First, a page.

How cool is it when we get a chance to do something we love? For us Moto folks, we get this feeling anytime we swing a leg over a bike. Now imagine getting to do your dream job! It must be exhilerating doing something you love day in and day out and actually getting paid to do it. Those lucky few really know what it takes to make this happen and we love to pick their brains anytime we can to see how we can inspire others to do the same in the sport we all love. This month we checked in with a young technician on the Rockwell Racing team, Derrick Sorensen, to see how he is living his dream...
Tell us a bit about who you are and what you do…
My name is Derrick Sorensen, but I’m known as Drizzy in the pits, I am 19 years old. I’m originally from Utah currently living in Arizona. My life outside of being a race technician consists of being a general mechanic. I guess if I’m not outdoors mountain biking, camping, or shooting I’m probably working on my car or someone else’s car or bike. I’m the type of person who loves to be tinkering with things and I love problem solving.
How did you get into Moto?
Unlike most people in the industry or sport I didn’t grow up racing and I didn’t start riding until “later” in life when I was 12. I was always into sports and I always wanted a dirt bike, but it wasn’t really financially possible until I was 12. From then on out my story is the same as everyone else’s. I fell in love with it.
What motivated you to be a tech?
Since I started riding late I wasn’t going to make a career out of riding. I hadn’t thought about making dirt bikes my career until my sophomore year of high school when my 250 blew up. I mean I was always fixing things and taking things apart and was mechanically inclined, but really my only experience working on bikes was stuff I learned from YouTube when my bike was having issues. Things like how to clean the carburetor, fix a sticky throttle cable, setting sag, and other stuff like that, but when my bike blew up I had to find someone. So I started searching online for a good shop and ended up finding Matt Jory at Proven Moto. It turned out that his shop was only like 7 minutes away from my house and once I found out his background in racing I knew that I wanted him to build my bike. It wasn’t until I met him and saw his shop that I first had the thought that the only way to be at the races on Saturdays as anything other than a spectator was to be a professional race technician. Money was still tight then and so he told me that if I brought him the motor out of the bike it would be cheaper. I pulled the motor out that night and brought it to him the next day. Once the motor was done I picked it up and put the whole bike back together. The first time I started that bike up it was so satisfying to know that I had the bike torn down to the frame and then put it all back together, so the idea of being a race technician was set in stone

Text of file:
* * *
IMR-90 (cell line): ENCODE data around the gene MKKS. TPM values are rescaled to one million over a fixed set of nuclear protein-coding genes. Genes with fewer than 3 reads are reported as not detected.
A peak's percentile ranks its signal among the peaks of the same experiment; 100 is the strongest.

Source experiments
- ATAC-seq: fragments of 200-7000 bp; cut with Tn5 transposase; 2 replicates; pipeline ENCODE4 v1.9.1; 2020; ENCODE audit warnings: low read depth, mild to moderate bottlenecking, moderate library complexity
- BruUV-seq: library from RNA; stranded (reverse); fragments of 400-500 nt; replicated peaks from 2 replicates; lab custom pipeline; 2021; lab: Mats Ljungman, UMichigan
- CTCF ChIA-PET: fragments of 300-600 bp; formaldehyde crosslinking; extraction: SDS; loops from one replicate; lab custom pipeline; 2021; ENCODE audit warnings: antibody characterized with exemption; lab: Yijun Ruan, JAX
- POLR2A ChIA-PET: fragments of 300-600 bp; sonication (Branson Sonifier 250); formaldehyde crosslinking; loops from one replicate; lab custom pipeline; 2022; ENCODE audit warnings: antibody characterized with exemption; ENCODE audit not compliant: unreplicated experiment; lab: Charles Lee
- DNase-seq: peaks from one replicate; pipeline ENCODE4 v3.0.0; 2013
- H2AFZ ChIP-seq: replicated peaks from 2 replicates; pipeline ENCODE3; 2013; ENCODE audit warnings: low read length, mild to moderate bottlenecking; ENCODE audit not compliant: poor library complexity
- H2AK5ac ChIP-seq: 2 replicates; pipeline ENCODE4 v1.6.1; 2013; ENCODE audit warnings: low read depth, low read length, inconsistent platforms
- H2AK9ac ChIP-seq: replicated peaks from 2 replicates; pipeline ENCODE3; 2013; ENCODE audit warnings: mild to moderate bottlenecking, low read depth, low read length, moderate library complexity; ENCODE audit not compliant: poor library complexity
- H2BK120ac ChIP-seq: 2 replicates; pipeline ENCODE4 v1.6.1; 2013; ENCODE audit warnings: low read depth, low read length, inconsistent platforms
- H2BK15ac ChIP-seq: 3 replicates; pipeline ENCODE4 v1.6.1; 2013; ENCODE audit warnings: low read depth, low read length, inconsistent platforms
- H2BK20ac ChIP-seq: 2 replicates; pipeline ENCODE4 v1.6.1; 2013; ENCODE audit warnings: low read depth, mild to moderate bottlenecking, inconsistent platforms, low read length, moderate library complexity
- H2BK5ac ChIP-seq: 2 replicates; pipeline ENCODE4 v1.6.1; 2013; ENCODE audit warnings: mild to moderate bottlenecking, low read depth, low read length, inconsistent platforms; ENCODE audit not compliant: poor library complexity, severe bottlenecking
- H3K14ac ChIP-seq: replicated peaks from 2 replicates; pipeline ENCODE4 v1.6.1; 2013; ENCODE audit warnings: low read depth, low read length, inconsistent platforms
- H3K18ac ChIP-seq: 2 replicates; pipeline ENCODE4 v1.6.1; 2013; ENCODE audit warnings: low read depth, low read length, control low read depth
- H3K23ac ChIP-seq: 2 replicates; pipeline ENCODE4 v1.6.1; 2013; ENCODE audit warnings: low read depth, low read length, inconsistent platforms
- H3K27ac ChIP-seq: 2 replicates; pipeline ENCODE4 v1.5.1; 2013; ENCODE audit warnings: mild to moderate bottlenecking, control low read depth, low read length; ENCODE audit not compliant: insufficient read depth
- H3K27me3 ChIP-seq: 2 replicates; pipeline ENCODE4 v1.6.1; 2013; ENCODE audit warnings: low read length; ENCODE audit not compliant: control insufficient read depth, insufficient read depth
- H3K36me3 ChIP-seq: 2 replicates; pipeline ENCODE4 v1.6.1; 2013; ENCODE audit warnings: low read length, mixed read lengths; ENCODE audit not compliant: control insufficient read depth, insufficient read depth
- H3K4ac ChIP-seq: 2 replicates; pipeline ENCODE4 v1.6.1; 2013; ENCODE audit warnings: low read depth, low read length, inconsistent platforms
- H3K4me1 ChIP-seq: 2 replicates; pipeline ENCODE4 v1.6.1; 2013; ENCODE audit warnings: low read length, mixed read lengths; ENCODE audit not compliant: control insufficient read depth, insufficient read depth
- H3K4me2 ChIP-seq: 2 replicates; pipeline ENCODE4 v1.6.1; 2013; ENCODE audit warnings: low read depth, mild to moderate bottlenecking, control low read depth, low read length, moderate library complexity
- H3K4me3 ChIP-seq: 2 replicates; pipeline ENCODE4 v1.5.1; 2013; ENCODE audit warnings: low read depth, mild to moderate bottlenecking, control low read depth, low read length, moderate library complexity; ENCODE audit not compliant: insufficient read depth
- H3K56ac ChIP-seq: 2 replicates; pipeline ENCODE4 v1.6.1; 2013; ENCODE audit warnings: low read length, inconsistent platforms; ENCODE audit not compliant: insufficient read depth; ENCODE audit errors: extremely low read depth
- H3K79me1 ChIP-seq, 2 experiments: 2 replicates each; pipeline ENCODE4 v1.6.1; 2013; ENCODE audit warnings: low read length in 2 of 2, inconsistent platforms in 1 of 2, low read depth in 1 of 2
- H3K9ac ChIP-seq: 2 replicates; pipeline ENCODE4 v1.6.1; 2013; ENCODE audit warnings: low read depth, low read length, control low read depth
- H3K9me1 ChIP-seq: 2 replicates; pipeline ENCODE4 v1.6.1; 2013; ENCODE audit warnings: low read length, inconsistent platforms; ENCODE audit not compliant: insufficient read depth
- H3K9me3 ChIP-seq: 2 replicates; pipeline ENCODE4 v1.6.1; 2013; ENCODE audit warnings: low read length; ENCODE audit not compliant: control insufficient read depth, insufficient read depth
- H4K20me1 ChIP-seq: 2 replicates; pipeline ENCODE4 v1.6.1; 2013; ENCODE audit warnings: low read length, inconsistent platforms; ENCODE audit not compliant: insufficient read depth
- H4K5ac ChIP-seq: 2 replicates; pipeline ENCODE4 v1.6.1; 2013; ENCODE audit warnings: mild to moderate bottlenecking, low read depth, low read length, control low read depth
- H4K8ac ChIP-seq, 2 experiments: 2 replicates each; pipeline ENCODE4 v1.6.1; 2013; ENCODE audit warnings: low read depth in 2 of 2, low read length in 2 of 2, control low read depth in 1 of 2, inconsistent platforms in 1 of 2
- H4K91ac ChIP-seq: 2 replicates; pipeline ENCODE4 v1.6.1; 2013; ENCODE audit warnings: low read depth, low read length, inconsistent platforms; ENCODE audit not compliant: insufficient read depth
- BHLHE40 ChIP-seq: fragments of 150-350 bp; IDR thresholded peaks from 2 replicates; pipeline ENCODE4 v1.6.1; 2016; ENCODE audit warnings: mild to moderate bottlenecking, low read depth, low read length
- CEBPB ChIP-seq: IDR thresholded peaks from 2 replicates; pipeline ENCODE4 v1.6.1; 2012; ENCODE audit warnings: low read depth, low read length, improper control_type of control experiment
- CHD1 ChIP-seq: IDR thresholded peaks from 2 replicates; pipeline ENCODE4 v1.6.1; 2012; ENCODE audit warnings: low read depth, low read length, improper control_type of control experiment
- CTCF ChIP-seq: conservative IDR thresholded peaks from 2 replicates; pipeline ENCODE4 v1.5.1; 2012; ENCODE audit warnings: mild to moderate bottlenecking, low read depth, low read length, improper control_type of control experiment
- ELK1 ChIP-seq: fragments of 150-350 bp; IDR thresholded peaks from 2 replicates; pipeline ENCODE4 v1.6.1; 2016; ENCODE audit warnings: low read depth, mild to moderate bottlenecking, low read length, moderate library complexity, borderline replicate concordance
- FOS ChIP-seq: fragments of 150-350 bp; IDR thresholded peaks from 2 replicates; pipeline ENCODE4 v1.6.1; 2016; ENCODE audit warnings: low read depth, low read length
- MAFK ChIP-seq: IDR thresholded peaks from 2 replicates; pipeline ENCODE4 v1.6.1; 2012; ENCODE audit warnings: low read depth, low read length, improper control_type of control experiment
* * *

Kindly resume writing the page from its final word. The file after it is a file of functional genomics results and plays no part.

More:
How did you start your on your path to becoming a professional tech?
Once I decided I wanted to be a technician I knew that I needed to get more involved in racing and make the transition from single track rider to racer, so through Matt I met Colby Sorensen. Colby is a local pro in Utah and was starting a riding school. I took a few lessons, but again money was tight. Colby was great and said that if I came and helped him maintain his track and help with some of the younger kids then I could ride for free and he’d give me pointers every now and then. But I still needed to figure out where I was going to learn more. Enter the ever so attention grabbing MMI Facebook ad. I went from clicking on the ad to having a recruiter at my door in the matter of a few days and I ended up enrolling. My start date wouldn’t be until after I graduated highschool, so there was still a lot of time for me to change my mind, but I stayed involved and actually was taking auto shop at the time and found out about a competition called skillsUSA where highschool kids compete at the state level in various trades. Well it turned out there was a motorcycle mechanic competition and if you placed you got scholarship to MMI. I found out how to get signed up and my first year competing (I was a junior at the time) I took third in state and won 3000 dollars in scholarship money to MMI so after that there was really no going back.